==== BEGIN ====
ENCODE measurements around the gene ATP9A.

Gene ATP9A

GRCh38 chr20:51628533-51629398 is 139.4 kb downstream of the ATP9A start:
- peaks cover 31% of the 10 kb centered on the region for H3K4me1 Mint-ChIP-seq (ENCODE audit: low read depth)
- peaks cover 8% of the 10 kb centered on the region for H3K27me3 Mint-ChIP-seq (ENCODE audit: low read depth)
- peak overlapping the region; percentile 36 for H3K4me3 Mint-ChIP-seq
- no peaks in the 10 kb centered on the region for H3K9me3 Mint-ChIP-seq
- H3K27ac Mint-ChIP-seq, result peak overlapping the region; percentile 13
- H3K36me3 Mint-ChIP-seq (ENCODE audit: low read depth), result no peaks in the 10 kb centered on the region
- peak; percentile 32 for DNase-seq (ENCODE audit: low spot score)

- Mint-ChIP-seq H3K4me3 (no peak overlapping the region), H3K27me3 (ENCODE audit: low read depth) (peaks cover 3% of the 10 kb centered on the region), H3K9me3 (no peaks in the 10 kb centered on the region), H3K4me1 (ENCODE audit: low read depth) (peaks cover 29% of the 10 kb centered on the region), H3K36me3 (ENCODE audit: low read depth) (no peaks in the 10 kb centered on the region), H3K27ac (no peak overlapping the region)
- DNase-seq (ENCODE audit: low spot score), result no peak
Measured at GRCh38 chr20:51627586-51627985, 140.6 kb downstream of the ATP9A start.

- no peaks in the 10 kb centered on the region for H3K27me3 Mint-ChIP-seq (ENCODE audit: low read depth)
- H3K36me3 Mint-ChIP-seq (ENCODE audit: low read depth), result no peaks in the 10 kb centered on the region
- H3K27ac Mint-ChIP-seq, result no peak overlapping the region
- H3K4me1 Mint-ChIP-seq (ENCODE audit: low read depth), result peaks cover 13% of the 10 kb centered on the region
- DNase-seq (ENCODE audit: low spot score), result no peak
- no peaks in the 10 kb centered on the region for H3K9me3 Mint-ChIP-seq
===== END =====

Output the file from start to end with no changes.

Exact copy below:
ENCODE measurements around the gene ATP9A.

Gene ATP9A

GRCh38 chr20:51628533-51629398 is 139.4 kb downstream of the ATP9A start:
- peaks cover 31% of the 10 kb centered on the region for H3K4me1 Mint-ChIP-seq (ENCODE audit: low read depth)
- peaks cover 8% of the 10 kb centered on the region for H3K27me3 Mint-ChIP-seq (ENCODE audit: low read depth)
- peak overlapping the region; percentile 36 for H3K4me3 Mint-ChIP-seq
- no peaks in the 10 kb centered on the region for H3K9me3 Mint-ChIP-seq
- H3K27ac Mint-ChIP-seq, result peak overlapping the region; percentile 13
- H3K36me3 Mint-ChIP-seq (ENCODE audit: low read depth), result no peaks in the 10 kb centered on the region
- peak; percentile 32 for DNase-seq (ENCODE audit: low spot score)

- Mint-ChIP-seq H3K4me3 (no peak overlapping the region), H3K27me3 (ENCODE audit: low read depth) (peaks cover 3% of the 10 kb centered on the region), H3K9me3 (no peaks in the 10 kb centered on the region), H3K4me1 (ENCODE audit: low read depth) (peaks cover 29% of the 10 kb centered on the region), H3K36me3 (ENCODE audit: low read depth) (no peaks in the 10 kb centered on the region), H3K27ac (no peak overlapping the region)
- DNase-seq (ENCODE audit: low spot score), result no peak
Measured at GRCh38 chr20:51627586-51627985, 140.6 kb downstream of the ATP9A start.

- no peaks in the 10 kb centered on the region for H3K27me3 Mint-ChIP-seq (ENCODE audit: low read depth)
- H3K36me3 Mint-ChIP-seq (ENCODE audit: low read depth), result no peaks in the 10 kb centered on the region
- H3K27ac Mint-ChIP-seq, result no peak overlapping the region
- H3K4me1 Mint-ChIP-seq (ENCODE audit: low read depth), result peaks cover 13% of the 10 kb centered on the region
- DNase-seq (ENCODE audit: low spot score), result no peak
- no peaks in the 10 kb centered on the region for H3K9me3 Mint-ChIP-seq